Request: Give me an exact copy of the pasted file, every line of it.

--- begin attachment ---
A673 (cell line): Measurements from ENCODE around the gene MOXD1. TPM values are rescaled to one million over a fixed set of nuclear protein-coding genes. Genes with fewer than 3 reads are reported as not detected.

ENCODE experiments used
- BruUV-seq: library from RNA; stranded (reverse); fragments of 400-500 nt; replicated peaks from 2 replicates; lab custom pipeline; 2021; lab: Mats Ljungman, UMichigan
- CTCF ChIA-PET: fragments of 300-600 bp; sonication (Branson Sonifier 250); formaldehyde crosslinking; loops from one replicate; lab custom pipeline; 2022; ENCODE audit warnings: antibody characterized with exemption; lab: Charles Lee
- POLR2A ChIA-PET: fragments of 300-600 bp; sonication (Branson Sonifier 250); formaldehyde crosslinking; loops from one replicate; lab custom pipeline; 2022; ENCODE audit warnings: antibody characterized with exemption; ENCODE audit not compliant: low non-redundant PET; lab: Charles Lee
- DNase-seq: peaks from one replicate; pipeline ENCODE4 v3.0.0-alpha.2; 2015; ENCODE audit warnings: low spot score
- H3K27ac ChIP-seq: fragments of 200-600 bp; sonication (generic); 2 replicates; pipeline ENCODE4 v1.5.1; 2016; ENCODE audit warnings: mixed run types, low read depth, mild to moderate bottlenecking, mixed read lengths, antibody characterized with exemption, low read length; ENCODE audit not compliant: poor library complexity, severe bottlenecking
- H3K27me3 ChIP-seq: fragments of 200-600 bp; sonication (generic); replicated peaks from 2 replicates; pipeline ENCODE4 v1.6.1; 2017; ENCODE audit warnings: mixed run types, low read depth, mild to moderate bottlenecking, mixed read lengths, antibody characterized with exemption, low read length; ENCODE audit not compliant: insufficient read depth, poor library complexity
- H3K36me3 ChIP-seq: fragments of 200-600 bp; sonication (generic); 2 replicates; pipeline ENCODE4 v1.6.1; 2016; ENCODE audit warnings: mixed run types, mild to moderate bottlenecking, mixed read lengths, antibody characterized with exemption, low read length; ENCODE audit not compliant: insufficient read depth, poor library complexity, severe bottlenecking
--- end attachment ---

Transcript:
A673 (cell line): Measurements from ENCODE around the gene MOXD1. TPM values are rescaled to one million over a fixed set of nuclear protein-coding genes. Genes with fewer than 3 reads are reported as not detected.

ENCODE experiments used
- BruUV-seq: library from RNA; stranded (reverse); fragments of 400-500 nt; replicated peaks from 2 replicates; lab custom pipeline; 2021; lab: Mats Ljungman, UMichigan
- CTCF ChIA-PET: fragments of 300-600 bp; sonication (Branson Sonifier 250); formaldehyde crosslinking; loops from one replicate; lab custom pipeline; 2022; ENCODE audit warnings: antibody characterized with exemption; lab: Charles Lee
- POLR2A ChIA-PET: fragments of 300-600 bp; sonication (Branson Sonifier 250); formaldehyde crosslinking; loops from one replicate; lab custom pipeline; 2022; ENCODE audit warnings: antibody characterized with exemption; ENCODE audit not compliant: low non-redundant PET; lab: Charles Lee
- DNase-seq: peaks from one replicate; pipeline ENCODE4 v3.0.0-alpha.2; 2015; ENCODE audit warnings: low spot score
- H3K27ac ChIP-seq: fragments of 200-600 bp; sonication (generic); 2 replicates; pipeline ENCODE4 v1.5.1; 2016; ENCODE audit warnings: mixed run types, low read depth, mild to moderate bottlenecking, mixed read lengths, antibody characterized with exemption, low read length; ENCODE audit not compliant: poor library complexity, severe bottlenecking
- H3K27me3 ChIP-seq: fragments of 200-600 bp; sonication (generic); replicated peaks from 2 replicates; pipeline ENCODE4 v1.6.1; 2017; ENCODE audit warnings: mixed run types, low read depth, mild to moderate bottlenecking, mixed read lengths, antibody characterized with exemption, low read length; ENCODE audit not compliant: insufficient read depth, poor library complexity
- H3K36me3 ChIP-seq: fragments of 200-600 bp; sonication (generic); 2 replicates; pipeline ENCODE4 v1.6.1; 2016; ENCODE audit warnings: mixed run types, mild to moderate bottlenecking, mixed read lengths, antibody characterized with exemption, low read length; ENCODE audit not compliant: insufficient read depth, poor library complexity, severe bottlenecking